Not a Box by Antoinette Portis

A box is just a box . . . unless it’s not a box. From mountain to rocket ship, a small rabbit shows that a box will go as far as the imagination allows.

Inspired by a memory of sitting in a box on her driveway with her sister, Antoinette Portis captures the thrill when pretend feels so real that it actually becomesreal—when the imagination takes over and inside a cardboard box, a child is transported to a world where anything is possible (Amazon description).

Not a Stick also by Antoinette Portis

Antoinette Portis again captures the thrill of when pretend feels so real that it becomes real. With a stick in hand, the options are endless—whether it’s conducting an orchestra, painting a masterpiece, or slaying a dragon—give a child a stick and let imagination take over and the magic begin (Amazon description).

Thanks Rooth from A Miusmie for the following selection!

The Jolly Postman by Janet and Allan Ahlberg

Now republished in a larger format, this classic depicts amusing correspondence from one fairy tale or Mother Goose character to another, giving readers a chance to follow-up on some favorite tales. Full-color illustrations (Amazon description).

Each Peach Pear Plum (Picture Puffins) by Janet and Allan Ahlberg

“Each Peach Pear Plum. I spy Tom Thumb!” In this engaging, interactive book for the very young, familiar nursery-rhyme characters such as Mother Hubbard and Baby Bunting sneak their way into the gentle drawings. Even young children who might not know all the fairy-tale stars can find them lurking in the cupboard, on the stairs, or deep in the woods. In the happy finale, the whole cast meets up for plum pie in the sun, where the little one on your lap will gleefully find everyone. An American Library Association Notable Book (Amazon description).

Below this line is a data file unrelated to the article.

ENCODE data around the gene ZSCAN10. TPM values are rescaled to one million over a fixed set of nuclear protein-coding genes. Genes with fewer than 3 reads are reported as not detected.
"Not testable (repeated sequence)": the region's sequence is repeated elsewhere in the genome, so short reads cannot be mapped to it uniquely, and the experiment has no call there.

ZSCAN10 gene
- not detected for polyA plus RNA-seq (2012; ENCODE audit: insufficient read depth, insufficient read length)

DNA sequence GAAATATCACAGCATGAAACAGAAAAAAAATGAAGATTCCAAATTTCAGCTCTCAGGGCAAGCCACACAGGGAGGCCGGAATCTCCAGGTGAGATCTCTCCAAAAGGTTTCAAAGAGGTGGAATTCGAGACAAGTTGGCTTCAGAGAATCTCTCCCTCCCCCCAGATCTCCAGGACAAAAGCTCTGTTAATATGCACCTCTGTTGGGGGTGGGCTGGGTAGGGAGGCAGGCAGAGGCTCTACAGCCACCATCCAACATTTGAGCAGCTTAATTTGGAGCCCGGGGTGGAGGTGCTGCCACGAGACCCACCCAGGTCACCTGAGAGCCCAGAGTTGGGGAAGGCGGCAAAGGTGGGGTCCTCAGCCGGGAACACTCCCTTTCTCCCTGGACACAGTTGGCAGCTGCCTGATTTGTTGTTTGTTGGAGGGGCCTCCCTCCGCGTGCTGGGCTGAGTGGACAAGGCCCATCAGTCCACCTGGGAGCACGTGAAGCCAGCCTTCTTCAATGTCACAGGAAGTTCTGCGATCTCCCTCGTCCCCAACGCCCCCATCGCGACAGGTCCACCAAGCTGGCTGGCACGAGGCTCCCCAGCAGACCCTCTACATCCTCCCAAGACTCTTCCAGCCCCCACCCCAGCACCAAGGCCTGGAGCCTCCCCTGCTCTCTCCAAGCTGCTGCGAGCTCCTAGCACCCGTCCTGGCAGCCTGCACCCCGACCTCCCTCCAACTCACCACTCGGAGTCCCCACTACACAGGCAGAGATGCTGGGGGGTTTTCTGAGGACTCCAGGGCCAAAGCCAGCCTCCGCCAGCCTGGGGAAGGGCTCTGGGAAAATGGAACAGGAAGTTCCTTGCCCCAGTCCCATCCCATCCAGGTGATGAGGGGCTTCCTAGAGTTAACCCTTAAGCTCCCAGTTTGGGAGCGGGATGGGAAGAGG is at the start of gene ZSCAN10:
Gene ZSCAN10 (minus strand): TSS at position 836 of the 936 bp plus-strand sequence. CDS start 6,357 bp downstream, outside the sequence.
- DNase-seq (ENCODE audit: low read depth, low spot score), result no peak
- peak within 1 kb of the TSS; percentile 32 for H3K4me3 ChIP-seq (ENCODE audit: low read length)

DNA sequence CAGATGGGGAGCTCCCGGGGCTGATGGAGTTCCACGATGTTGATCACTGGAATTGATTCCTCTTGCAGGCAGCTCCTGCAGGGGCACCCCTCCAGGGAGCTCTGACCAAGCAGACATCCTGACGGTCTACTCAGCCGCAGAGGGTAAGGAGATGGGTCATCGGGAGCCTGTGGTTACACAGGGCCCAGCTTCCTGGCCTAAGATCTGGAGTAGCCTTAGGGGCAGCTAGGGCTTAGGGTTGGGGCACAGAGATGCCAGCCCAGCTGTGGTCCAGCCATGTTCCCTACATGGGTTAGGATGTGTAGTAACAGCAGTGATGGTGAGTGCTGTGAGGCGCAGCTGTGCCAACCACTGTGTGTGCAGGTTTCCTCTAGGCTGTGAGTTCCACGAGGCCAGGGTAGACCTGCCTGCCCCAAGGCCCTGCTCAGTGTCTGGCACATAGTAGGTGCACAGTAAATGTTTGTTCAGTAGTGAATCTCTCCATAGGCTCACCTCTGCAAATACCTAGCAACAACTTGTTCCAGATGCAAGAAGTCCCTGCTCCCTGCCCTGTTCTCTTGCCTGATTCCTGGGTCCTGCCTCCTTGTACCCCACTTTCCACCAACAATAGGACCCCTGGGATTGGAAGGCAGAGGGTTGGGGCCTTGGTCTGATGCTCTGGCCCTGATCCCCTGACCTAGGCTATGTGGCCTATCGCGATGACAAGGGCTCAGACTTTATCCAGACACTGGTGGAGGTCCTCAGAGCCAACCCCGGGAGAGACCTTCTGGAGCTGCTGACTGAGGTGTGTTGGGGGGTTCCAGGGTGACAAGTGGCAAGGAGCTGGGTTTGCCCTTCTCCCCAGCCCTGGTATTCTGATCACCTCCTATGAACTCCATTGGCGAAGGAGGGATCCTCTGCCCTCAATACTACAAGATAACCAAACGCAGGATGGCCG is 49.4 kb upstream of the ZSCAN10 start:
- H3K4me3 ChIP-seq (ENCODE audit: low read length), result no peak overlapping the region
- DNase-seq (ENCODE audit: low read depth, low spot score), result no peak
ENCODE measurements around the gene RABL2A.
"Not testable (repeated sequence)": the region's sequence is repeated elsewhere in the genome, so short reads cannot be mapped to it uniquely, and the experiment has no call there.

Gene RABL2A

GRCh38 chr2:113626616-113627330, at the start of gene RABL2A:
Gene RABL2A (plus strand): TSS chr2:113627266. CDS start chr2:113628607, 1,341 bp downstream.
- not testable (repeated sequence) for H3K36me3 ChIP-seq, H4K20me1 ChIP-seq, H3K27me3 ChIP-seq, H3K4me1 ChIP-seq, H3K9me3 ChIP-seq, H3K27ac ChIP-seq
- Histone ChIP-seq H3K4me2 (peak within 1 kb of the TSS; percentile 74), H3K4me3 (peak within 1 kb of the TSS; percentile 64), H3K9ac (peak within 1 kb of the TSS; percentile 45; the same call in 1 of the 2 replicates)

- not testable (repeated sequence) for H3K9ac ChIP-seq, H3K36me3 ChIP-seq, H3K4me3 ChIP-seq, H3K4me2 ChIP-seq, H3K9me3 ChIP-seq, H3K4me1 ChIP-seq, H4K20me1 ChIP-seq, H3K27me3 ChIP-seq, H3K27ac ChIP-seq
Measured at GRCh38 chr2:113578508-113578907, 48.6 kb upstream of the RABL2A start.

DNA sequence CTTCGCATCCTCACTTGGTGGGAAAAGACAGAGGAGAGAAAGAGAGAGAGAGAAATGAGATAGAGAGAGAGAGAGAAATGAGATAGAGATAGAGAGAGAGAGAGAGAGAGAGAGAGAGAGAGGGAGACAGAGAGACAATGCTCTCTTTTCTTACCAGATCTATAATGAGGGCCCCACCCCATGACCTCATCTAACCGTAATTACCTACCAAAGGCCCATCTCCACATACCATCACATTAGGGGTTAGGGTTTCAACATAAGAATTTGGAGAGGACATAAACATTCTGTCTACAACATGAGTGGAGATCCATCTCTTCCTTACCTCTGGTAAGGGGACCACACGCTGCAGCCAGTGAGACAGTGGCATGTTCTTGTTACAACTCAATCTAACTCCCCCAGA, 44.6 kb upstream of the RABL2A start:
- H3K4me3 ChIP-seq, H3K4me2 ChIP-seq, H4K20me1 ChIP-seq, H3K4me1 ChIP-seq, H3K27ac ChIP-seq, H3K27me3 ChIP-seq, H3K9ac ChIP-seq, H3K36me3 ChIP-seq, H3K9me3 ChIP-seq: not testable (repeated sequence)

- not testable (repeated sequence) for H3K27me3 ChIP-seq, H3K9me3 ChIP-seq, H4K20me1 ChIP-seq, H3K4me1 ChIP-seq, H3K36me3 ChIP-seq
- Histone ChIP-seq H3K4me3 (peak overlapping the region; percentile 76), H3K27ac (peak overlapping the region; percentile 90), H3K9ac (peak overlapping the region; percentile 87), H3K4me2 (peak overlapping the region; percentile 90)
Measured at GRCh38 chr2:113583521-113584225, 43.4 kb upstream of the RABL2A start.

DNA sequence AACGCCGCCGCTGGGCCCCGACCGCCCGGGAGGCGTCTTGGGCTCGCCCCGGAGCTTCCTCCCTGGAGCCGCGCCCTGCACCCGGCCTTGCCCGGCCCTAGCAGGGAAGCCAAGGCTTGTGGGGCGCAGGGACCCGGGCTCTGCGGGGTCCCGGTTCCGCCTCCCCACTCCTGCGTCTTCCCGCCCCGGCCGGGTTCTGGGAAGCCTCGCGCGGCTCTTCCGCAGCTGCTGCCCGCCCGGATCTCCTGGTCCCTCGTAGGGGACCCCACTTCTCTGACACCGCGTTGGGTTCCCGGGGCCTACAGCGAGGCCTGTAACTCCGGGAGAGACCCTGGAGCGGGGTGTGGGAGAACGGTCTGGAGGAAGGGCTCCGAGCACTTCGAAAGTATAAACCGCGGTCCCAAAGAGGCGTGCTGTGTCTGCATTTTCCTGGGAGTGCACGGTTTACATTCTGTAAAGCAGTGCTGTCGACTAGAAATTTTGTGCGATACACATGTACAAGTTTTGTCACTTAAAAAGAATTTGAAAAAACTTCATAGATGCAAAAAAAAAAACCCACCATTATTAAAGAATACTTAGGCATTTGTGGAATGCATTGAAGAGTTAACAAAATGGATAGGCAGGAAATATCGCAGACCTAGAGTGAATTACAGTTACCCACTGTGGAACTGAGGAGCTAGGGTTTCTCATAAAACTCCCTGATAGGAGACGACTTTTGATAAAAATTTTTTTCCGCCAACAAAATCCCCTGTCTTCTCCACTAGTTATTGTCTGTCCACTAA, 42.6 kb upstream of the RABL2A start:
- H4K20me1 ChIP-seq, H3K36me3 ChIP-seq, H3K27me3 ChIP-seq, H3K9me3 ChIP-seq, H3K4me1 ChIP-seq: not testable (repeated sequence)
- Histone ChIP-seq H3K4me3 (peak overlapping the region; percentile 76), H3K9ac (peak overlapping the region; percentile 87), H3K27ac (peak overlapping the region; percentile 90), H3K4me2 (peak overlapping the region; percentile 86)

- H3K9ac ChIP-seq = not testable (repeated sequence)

I am certain I missed a bunch of great ones!  Please add your suggestions as comments and I will add them to the list.


I'm a practical mom inspired by nature & I enjoy sharing ideas that encourage kids' innate curiosity & creativity. Interested in subscribing? Check out the blue box at the top of my sidebar. I'm also a wannabe author/illustrator & product designer by day. Let's connect! If you purchase through my Amazon links I get a small commission at no additional cost to you (thanks for supporting Doodles and Jots)! And remember to always credit your source here & elsewhere on the internet.


  1. I remember Little Blue and Little Yellow and Harold and the Purple Crayon. I always liked The Jolly Postman, because there’s mail in the envelopes. I thought that was so genius at the time (and still kind of think it is)

  2. I cannot believe we don’t have a single one of those books! I will have to check them all out, I’m particularly intrigued by “Not a Stick” and “Not a Box”. Thanks for the recommendations, as always!